Does publishing games give anyone an advantage?

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Alistair Campbell
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Re: Does publishing games give anyone an advantage?

Post by Alistair Campbell » Wed Oct 12, 2011 11:14 pm

Alex Holowczak wrote: It's no different from publishing a football match where a team might lose 11-0.
Coincidentally, today I saw an article claiming that the Telford Junior (Football) League now records every decisive result up to under 16 level as "1-0" on its website, rather than risk embarrassing children on the wrong end of a gubbing.

I believe this is consistent with Football Association guidlines (and also those of the Scottish Football Association).

Jonathan Bryant
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Re: Does publishing games give anyone an advantage?

Post by Jonathan Bryant » Wed Oct 12, 2011 11:34 pm

I just tried to comment on this thread and in fact my post seemed to appear twice - but now I can't see it at all. Noit sure what happened there.

Anyhoo, in short: I'm not at all sure I see the logic behind the claim that children are more at a disadvantage when their games are published than I am. However, I do think the issue of children playing in adult chess tournaments - and the impact competitive chess can have on juniors - is grossly under-discussed within the chess world.

Alex Holowczak
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Re: Does publishing games give anyone an advantage?

Post by Alex Holowczak » Wed Oct 12, 2011 11:35 pm

Alistair Campbell wrote:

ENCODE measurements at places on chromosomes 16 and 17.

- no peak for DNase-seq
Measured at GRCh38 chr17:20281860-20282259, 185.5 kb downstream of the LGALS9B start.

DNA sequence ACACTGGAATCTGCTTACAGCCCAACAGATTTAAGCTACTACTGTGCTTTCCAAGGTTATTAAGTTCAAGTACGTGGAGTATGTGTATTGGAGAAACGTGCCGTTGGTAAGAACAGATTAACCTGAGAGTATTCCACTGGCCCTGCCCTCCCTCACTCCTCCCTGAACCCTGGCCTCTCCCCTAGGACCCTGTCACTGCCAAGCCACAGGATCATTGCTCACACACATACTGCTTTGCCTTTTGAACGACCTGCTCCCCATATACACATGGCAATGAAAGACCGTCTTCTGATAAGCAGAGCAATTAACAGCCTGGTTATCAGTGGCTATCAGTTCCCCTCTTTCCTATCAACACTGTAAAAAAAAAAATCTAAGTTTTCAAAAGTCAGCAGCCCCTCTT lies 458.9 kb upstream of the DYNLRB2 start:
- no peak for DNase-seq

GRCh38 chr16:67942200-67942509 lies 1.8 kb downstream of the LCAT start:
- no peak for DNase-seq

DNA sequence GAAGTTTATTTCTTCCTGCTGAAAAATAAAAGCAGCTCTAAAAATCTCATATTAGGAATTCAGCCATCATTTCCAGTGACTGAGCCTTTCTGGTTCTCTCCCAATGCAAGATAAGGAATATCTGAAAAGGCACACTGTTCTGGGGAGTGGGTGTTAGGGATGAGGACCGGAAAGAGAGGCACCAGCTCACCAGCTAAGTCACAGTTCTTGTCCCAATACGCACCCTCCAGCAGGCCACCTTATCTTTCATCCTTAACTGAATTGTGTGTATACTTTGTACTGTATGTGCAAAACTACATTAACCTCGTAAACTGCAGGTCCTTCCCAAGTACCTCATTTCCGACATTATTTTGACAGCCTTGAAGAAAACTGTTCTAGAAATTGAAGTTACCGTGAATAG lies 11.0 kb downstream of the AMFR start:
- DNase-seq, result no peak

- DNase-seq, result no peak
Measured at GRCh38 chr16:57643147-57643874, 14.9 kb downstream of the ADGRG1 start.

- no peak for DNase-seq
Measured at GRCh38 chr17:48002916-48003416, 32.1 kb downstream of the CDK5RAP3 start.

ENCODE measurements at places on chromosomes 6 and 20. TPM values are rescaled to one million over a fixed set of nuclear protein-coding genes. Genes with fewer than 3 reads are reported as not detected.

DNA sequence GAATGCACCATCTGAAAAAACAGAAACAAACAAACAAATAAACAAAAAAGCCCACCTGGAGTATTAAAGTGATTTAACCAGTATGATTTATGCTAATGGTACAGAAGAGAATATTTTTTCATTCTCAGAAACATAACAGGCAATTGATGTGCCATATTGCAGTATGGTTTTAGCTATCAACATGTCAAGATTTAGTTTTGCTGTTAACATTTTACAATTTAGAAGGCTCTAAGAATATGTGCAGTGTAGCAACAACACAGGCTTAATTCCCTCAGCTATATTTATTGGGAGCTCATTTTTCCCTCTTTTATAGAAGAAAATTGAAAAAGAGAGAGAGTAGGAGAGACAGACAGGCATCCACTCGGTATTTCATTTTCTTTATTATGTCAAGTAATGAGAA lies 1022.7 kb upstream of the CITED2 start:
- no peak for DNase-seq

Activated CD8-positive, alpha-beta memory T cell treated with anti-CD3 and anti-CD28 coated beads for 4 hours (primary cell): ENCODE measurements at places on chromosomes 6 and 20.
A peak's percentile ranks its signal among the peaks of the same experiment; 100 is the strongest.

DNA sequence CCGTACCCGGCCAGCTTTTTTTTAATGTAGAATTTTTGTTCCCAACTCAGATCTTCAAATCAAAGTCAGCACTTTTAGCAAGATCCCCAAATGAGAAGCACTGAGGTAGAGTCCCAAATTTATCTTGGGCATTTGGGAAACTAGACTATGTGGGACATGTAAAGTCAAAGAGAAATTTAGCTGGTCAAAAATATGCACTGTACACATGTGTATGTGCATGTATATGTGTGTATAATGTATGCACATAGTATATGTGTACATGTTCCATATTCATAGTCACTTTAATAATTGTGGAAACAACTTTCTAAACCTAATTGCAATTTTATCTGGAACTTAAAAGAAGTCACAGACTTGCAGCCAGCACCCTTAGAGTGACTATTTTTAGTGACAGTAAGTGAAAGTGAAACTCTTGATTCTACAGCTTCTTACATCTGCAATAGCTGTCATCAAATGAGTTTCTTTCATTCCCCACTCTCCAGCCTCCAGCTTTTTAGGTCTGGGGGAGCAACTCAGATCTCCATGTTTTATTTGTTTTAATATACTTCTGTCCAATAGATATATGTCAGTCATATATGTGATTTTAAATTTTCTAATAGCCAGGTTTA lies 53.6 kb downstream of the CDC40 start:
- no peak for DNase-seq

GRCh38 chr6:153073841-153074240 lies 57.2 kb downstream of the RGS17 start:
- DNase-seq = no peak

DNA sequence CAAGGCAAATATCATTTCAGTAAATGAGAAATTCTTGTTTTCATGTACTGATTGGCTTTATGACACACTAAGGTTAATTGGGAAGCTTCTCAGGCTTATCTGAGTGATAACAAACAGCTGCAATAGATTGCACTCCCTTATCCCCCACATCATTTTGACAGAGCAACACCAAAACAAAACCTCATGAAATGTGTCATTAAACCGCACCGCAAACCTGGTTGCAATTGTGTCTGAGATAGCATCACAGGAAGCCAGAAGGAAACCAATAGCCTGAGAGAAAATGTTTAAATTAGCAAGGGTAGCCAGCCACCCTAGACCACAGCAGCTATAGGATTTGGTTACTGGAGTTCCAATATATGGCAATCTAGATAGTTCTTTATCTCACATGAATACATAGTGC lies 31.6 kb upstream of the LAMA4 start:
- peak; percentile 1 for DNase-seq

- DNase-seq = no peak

Alex Holowczak wrote: It's no different from publishing a football match where a team might lose 11-0.
Coincidentally, today I saw an article claiming that the Telford Junior (Football) League now records every decisive result up to under 16 level as "1-0" on its website, rather than risk embarrassing children on the wrong end of a gubbing.

I believe this is consistent with Football Association guidlines (and also those of the Scottish Football Association).
This was on local radio this week. There was widespread criticism of this on the phone-in.

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Paolo Casaschi
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Re: Does publishing games give anyone an advantage?

Post by Paolo Casaschi » Wed Oct 12, 2011 11:42 pm

Krishna Shiatis wrote:Paolo has totally missed the point and even suggested that my son go and play something else. English chess is struggling with participation, particularly junior participation and this is what we have to deal with.

It is not just me saying that the games should not be published Paolo, Andrew Martin IM has suggested it to Sean and Sean has agreed. If what you say is true and it makes no difference, then why has Andrew Martin made the suggestion that he has and why has Sean agreed to help?
My impression is that you (or Andrew Martin) are taking junior games a way too seriously. I might even understand that coming from a professional trainer, in a way you have to give value to what you sell. I find it honestly ridiculous from a parent, but that's just me.
You are right saying I missed your point, you might be right, in fact I really don't get what you want/can possibly achieve hiding a few games. I really don't get it, I've played chess on and off for more than 25 years, but I really don't get what you could possibly achieve at junior level.

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Paolo Casaschi
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Re: Does publishing games give anyone an advantage?

Post by Paolo Casaschi » Wed Oct 12, 2011 11:48 pm